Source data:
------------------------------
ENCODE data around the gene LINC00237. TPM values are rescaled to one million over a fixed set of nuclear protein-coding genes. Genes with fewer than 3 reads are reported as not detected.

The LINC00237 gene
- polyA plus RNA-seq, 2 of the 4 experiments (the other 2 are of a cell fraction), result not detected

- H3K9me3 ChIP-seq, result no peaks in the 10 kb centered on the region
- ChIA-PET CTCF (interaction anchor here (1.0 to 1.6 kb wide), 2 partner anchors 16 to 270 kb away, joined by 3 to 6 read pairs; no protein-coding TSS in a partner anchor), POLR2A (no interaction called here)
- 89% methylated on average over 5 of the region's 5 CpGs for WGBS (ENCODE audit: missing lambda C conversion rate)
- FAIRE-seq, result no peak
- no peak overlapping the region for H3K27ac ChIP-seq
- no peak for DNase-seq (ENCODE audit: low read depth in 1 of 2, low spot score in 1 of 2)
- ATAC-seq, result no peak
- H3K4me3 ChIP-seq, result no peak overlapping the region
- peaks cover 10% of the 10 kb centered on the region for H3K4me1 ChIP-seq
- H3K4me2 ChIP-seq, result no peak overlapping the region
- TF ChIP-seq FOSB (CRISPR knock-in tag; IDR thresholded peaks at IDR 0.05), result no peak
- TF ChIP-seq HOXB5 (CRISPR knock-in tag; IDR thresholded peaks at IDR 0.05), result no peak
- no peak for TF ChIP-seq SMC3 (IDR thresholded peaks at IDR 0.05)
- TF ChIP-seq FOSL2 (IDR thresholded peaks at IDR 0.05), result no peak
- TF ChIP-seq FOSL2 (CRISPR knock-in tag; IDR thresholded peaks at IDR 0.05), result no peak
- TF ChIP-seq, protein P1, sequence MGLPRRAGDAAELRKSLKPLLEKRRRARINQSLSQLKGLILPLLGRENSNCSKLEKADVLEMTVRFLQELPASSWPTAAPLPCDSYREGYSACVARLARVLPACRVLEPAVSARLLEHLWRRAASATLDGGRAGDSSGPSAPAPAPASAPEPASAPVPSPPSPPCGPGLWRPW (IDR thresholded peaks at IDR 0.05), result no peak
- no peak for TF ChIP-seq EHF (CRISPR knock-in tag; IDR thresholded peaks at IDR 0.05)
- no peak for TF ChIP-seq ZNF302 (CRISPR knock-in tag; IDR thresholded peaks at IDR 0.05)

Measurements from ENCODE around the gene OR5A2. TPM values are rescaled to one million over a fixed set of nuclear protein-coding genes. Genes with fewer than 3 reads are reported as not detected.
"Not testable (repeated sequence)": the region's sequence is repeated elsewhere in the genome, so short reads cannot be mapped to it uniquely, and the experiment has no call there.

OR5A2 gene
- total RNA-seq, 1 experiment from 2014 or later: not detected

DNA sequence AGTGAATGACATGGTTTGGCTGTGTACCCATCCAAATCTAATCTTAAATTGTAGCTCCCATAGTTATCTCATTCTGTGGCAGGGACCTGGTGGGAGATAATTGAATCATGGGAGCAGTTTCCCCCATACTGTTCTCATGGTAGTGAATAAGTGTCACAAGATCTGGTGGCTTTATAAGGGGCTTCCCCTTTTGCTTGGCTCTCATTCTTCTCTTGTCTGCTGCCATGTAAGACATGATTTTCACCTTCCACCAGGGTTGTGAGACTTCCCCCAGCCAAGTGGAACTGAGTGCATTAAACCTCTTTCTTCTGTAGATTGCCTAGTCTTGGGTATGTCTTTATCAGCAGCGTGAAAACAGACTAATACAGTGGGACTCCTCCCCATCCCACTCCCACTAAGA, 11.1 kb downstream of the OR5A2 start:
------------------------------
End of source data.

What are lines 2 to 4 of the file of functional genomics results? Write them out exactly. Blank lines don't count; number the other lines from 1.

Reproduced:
The LINC00237 gene
- polyA plus RNA-seq, 2 of the 4 experiments (the other 2 are of a cell fraction), result not detected

- H3K9me3 ChIP-seq, result no peaks in the 10 kb centered on the region